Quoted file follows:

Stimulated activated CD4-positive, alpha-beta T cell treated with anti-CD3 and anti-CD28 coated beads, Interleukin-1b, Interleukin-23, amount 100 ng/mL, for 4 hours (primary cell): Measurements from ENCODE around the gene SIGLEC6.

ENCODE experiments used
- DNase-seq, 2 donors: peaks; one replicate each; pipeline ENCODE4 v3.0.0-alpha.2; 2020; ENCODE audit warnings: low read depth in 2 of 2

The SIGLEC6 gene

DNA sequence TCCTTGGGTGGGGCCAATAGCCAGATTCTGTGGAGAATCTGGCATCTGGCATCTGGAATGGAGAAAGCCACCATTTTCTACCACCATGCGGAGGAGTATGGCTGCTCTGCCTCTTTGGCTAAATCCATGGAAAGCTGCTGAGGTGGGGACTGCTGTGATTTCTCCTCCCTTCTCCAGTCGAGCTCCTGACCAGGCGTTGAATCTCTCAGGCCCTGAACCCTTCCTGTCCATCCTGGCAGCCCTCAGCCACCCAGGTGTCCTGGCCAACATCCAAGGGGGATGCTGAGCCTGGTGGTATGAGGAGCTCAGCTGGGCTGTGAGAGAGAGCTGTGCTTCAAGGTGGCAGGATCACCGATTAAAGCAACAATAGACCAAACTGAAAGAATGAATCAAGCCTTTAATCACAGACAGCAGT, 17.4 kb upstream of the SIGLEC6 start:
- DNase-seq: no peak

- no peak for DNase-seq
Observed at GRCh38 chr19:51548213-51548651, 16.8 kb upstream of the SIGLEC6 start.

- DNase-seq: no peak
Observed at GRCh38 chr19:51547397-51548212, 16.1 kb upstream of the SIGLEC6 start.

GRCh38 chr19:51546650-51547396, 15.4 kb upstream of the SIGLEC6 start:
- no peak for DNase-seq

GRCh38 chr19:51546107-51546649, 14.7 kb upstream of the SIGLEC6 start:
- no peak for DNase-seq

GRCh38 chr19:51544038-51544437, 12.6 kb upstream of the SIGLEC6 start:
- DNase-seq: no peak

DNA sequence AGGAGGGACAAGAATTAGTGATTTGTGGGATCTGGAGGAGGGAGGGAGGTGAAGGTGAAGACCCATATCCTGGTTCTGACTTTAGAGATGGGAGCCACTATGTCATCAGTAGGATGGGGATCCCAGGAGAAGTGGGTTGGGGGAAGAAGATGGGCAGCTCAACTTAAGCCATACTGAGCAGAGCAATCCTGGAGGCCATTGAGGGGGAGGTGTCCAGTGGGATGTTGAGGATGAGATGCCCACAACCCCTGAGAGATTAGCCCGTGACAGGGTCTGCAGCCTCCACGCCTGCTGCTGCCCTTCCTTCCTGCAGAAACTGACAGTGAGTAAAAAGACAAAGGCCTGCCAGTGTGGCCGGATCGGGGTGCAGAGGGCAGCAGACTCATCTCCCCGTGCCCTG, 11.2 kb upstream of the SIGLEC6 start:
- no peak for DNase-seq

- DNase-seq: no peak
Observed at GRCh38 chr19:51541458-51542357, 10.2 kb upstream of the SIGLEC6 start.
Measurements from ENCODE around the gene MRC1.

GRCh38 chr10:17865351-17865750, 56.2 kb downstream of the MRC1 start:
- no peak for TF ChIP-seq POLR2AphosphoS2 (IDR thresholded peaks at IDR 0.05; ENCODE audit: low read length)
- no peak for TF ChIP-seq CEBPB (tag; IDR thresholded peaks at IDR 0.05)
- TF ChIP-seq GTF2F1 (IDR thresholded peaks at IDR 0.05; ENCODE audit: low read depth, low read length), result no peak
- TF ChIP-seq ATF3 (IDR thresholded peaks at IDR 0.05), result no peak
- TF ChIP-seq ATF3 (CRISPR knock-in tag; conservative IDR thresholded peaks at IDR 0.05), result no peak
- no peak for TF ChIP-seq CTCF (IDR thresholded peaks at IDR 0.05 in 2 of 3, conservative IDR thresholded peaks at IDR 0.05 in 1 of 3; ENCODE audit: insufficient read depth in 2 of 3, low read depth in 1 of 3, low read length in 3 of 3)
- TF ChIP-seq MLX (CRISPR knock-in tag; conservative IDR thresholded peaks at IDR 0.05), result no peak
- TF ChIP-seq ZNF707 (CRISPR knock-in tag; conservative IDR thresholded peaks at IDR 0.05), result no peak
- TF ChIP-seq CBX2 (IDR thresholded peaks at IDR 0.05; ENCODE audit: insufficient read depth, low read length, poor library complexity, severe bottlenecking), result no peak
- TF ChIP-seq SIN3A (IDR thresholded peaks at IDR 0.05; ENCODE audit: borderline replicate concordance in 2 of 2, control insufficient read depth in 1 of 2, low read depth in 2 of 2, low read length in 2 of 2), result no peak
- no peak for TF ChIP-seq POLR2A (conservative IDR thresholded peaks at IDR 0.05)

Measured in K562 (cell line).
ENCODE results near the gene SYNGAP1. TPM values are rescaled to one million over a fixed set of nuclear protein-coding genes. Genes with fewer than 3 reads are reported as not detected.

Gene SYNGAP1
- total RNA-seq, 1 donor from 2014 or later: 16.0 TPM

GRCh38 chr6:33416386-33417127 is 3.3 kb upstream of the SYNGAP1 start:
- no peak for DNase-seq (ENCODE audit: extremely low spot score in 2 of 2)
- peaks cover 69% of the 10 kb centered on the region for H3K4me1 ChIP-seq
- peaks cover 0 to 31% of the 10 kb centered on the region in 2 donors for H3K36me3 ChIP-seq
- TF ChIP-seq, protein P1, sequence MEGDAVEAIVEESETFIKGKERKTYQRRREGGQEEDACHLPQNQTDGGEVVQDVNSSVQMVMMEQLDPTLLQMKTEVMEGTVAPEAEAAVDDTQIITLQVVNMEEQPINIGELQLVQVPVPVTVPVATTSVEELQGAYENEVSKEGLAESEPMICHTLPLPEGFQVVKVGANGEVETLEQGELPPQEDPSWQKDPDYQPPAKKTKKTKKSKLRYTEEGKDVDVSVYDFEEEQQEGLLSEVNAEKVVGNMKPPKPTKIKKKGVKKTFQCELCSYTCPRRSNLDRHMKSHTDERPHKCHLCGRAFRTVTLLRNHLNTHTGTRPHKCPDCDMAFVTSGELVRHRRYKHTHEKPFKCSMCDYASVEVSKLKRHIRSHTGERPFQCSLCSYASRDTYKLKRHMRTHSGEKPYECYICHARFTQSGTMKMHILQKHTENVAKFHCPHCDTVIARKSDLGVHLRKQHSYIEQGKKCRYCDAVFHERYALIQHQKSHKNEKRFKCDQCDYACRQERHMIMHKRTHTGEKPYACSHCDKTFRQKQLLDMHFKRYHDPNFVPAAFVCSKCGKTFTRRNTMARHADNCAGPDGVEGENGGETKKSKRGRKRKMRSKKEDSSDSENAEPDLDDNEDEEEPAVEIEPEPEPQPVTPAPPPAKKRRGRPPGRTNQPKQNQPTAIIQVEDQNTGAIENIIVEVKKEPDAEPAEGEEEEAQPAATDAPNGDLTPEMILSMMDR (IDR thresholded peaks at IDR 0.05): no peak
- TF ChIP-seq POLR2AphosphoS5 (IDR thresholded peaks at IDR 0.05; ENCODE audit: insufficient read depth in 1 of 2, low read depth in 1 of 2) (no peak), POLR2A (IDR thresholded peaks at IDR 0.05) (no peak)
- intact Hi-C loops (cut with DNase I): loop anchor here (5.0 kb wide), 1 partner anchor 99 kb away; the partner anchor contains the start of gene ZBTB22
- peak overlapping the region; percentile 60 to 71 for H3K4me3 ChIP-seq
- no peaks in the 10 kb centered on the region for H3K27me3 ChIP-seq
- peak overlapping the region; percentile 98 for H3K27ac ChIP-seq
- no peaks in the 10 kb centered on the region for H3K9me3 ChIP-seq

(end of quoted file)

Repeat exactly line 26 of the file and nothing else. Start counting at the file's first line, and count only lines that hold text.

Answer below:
- TF ChIP-seq ATF3 (IDR thresholded peaks at IDR 0.05), result no peak